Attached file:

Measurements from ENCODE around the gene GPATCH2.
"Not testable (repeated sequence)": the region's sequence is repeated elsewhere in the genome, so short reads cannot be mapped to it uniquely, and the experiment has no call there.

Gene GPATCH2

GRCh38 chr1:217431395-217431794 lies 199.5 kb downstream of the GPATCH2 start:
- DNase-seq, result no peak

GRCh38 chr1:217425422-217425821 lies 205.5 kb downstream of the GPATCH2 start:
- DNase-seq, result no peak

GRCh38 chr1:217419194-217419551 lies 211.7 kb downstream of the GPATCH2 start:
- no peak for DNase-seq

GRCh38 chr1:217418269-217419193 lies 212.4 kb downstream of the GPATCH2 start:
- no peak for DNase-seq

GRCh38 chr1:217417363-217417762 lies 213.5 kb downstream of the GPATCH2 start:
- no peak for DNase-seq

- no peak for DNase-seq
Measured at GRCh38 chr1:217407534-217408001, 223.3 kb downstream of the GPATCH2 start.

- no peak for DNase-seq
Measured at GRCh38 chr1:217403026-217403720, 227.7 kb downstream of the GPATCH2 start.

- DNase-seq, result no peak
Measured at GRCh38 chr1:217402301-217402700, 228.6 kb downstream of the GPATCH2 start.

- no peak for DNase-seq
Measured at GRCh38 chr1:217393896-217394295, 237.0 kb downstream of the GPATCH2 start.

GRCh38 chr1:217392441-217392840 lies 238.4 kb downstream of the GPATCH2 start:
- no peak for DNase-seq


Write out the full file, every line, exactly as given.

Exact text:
Measurements from ENCODE around the gene GPATCH2.
"Not testable (repeated sequence)": the region's sequence is repeated elsewhere in the genome, so short reads cannot be mapped to it uniquely, and the experiment has no call there.

Gene GPATCH2

GRCh38 chr1:217431395-217431794 lies 199.5 kb downstream of the GPATCH2 start:
- DNase-seq, result no peak

GRCh38 chr1:217425422-217425821 lies 205.5 kb downstream of the GPATCH2 start:
- DNase-seq, result no peak

GRCh38 chr1:217419194-217419551 lies 211.7 kb downstream of the GPATCH2 start:
- no peak for DNase-seq

GRCh38 chr1:217418269-217419193 lies 212.4 kb downstream of the GPATCH2 start:
- no peak for DNase-seq

GRCh38 chr1:217417363-217417762 lies 213.5 kb downstream of the GPATCH2 start:
- no peak for DNase-seq

- no peak for DNase-seq
Measured at GRCh38 chr1:217407534-217408001, 223.3 kb downstream of the GPATCH2 start.

- no peak for DNase-seq
Measured at GRCh38 chr1:217403026-217403720, 227.7 kb downstream of the GPATCH2 start.

- DNase-seq, result no peak
Measured at GRCh38 chr1:217402301-217402700, 228.6 kb downstream of the GPATCH2 start.

- no peak for DNase-seq
Measured at GRCh38 chr1:217393896-217394295, 237.0 kb downstream of the GPATCH2 start.

GRCh38 chr1:217392441-217392840 lies 238.4 kb downstream of the GPATCH2 start:
- no peak for DNase-seq